Matt Ridley, The Rational Optimist: How Prosperity Evolves

Michael Austin
“The actual rewards that come from arguing with other people have nothing to do with winning and losing. A good argument helps us refine our own ideas and discover where our reasoning is the weakest. Other people's opposition can help us turn our own half-formed ideas into clear assertions backed by solid reasoning. And setting our ideas and opinions against someone else's helps us know each other better, which makes us better friends. We get these benefits from arguments when we collaborate with a partner. We do not get them when we try to destroy an enemy. That is how non-zero-sum games work.”
Michael Austin, We Must Not Be Enemies: Restoring America's Civic Tradition

“If changing strategies doesn't help, you can try to change the game. And if that's not possible, you can at least exercise some control about which games you choose to play. The road to hell is paved with intractable recursions, bad equilibria, and information cascades. Seek out games where honesty is the dominant strategy. Then just be yourself.”
Brian Christian, Tom Griffiths

“Their behavior is based on your own, just as your behavior is being influenced by theirs.”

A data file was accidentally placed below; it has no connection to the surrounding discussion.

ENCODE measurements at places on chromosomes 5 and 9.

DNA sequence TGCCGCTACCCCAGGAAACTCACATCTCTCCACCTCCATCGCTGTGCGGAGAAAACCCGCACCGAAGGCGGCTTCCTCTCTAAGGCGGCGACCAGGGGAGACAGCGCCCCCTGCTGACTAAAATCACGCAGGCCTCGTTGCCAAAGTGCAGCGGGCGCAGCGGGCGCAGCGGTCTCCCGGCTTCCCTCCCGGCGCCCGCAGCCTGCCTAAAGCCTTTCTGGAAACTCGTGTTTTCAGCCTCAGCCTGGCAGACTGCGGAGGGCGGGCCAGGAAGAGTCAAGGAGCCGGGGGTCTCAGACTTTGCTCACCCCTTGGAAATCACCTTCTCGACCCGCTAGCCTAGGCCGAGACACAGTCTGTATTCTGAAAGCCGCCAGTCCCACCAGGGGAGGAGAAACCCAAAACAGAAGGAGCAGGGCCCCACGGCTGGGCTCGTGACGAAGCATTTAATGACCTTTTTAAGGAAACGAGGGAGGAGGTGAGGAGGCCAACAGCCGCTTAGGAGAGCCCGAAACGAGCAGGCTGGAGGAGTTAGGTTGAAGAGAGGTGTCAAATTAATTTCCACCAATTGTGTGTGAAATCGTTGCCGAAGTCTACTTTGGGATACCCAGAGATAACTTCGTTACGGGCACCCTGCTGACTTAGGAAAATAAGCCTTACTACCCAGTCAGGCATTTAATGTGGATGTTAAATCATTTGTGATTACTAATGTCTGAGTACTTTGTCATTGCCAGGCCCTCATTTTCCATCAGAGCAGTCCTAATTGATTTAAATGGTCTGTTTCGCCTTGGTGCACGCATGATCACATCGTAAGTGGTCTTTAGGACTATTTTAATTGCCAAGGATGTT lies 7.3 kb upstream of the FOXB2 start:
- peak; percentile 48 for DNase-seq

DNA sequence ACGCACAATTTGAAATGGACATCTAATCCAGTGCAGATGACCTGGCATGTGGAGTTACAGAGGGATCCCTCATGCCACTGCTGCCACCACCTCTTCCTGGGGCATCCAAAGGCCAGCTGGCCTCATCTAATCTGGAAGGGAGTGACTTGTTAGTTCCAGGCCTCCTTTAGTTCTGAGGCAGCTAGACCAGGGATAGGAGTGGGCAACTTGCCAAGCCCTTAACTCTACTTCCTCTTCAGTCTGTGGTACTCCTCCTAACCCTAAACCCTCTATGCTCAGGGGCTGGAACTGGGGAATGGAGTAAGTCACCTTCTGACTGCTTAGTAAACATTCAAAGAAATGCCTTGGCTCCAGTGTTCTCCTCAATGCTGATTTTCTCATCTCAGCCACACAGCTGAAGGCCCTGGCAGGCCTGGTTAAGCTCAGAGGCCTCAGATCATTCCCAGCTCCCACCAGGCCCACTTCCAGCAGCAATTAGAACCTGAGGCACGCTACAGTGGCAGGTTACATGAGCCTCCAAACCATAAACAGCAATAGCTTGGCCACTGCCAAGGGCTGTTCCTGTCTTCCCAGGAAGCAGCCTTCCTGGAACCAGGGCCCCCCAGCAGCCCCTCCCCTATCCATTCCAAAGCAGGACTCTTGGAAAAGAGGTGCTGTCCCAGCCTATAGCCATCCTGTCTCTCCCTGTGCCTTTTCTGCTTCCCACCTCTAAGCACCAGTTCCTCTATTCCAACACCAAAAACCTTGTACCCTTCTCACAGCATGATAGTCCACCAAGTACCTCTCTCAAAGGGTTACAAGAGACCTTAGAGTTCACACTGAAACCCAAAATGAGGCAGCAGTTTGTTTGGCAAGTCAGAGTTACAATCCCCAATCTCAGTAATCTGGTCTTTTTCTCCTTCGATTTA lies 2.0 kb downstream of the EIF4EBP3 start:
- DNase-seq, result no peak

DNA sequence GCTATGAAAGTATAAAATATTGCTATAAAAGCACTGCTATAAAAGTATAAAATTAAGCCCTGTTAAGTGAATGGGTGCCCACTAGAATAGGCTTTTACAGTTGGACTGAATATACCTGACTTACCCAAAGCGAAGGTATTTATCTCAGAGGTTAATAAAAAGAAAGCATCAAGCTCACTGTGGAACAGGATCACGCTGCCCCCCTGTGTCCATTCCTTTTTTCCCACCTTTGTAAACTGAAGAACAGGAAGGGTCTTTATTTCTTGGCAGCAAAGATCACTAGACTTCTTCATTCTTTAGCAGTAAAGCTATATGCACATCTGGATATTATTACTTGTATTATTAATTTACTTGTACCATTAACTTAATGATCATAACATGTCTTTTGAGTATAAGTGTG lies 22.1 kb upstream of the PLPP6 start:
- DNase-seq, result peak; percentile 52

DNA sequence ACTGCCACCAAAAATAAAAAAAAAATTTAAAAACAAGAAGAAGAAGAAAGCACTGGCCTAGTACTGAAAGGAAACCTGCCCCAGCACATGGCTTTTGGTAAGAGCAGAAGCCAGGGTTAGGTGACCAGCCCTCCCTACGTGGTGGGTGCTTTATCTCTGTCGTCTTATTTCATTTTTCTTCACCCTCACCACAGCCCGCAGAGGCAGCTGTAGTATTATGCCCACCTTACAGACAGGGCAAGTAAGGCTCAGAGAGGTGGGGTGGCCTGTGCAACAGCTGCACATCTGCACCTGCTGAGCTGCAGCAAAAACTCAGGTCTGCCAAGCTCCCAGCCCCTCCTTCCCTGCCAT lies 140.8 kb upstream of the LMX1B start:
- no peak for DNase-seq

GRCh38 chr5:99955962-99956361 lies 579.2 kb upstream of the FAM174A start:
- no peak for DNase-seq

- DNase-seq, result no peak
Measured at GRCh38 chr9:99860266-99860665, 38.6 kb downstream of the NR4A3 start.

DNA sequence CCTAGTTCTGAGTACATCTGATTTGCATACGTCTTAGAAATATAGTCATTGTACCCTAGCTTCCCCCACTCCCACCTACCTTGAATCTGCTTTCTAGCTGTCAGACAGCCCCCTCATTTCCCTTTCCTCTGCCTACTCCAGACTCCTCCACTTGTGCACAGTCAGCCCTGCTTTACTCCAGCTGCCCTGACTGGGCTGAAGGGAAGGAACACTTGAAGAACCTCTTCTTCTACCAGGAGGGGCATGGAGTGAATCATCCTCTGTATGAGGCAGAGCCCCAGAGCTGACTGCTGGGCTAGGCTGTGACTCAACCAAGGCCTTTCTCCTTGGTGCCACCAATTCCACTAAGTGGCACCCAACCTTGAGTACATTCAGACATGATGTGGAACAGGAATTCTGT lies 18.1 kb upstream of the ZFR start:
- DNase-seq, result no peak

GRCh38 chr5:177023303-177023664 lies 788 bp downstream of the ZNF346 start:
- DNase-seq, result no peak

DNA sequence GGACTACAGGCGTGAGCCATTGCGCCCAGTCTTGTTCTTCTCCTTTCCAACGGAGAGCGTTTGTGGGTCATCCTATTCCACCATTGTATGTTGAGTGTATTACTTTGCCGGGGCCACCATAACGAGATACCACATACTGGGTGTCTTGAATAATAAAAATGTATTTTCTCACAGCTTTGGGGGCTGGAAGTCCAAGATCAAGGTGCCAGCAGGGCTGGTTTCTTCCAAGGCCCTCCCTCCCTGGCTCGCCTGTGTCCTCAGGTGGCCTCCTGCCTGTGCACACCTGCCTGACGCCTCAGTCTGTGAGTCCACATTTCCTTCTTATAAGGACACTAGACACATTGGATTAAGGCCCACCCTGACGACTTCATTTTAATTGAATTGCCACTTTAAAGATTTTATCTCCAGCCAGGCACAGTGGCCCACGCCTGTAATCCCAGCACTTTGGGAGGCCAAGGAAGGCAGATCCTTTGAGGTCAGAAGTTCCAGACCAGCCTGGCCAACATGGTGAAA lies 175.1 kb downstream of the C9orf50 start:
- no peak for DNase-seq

Brian Christian, Tom Griffiths

Avinash K. Dixit
“The nouveau riche flaunt their wealth, but the old rich scorn such gauche displays. Minor officials prove their status with petty displays of authority, while the truly powerful show their strength through gestures of magnanimity. People of average education show off the studied regularity of their script, but the well educated often scribble illegibly. Mediocre students answer a teacher’s easy questions, but the best students are embarrassed to prove their knowledge of trivial points. Acquaintances show their good intentions by politely ignoring one’s flaws, while close friends show intimacy by teasingly highlighting them. People of moderate ability seek formal credentials to impress employers and society, but the talented often downplay their credentials even if they have bothered to obtain them. A person of average reputation defensively refutes accusations against his character, while a highly respected person finds it demeaning to dignify accusations with a response.”